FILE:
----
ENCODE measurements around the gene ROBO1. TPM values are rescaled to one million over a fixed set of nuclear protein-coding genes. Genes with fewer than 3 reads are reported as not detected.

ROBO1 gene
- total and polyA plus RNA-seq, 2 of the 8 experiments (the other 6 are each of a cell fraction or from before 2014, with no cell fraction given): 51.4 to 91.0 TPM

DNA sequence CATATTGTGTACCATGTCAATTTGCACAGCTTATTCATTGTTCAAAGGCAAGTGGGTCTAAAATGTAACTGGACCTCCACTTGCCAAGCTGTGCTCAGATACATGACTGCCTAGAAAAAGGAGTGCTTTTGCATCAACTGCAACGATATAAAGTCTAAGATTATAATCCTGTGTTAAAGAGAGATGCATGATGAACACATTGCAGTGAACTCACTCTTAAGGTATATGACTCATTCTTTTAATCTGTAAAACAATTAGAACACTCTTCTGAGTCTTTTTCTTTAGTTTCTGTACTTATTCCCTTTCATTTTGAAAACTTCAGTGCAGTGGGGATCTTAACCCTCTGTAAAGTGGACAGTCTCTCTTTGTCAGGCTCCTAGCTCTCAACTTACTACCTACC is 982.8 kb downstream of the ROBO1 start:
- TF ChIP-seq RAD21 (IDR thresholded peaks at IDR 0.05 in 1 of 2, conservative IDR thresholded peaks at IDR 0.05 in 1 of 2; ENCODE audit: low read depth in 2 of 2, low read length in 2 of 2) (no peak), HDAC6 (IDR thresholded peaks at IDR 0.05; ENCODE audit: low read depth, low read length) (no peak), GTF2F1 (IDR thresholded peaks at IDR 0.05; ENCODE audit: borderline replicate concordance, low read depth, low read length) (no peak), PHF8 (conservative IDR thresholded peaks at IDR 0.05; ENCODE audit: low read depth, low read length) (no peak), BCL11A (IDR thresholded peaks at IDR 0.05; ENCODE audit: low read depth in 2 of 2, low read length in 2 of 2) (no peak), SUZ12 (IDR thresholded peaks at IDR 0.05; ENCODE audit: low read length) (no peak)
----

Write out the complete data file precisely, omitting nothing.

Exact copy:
ENCODE measurements around the gene ROBO1. TPM values are rescaled to one million over a fixed set of nuclear protein-coding genes. Genes with fewer than 3 reads are reported as not detected.

ROBO1 gene
- total and polyA plus RNA-seq, 2 of the 8 experiments (the other 6 are each of a cell fraction or from before 2014, with no cell fraction given): 51.4 to 91.0 TPM

DNA sequence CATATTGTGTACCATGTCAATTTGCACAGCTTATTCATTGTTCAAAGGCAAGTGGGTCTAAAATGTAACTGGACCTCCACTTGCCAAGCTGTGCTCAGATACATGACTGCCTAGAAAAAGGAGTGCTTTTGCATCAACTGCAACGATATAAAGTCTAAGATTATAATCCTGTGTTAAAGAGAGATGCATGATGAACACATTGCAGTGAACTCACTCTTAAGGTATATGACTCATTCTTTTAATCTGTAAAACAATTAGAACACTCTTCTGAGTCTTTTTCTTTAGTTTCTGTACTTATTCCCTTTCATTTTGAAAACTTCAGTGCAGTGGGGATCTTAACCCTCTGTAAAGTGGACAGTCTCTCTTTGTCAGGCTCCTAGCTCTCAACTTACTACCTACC is 982.8 kb downstream of the ROBO1 start:
- TF ChIP-seq RAD21 (IDR thresholded peaks at IDR 0.05 in 1 of 2, conservative IDR thresholded peaks at IDR 0.05 in 1 of 2; ENCODE audit: low read depth in 2 of 2, low read length in 2 of 2) (no peak), HDAC6 (IDR thresholded peaks at IDR 0.05; ENCODE audit: low read depth, low read length) (no peak), GTF2F1 (IDR thresholded peaks at IDR 0.05; ENCODE audit: borderline replicate concordance, low read depth, low read length) (no peak), PHF8 (conservative IDR thresholded peaks at IDR 0.05; ENCODE audit: low read depth, low read length) (no peak), BCL11A (IDR thresholded peaks at IDR 0.05; ENCODE audit: low read depth in 2 of 2, low read length in 2 of 2) (no peak), SUZ12 (IDR thresholded peaks at IDR 0.05; ENCODE audit: low read length) (no peak)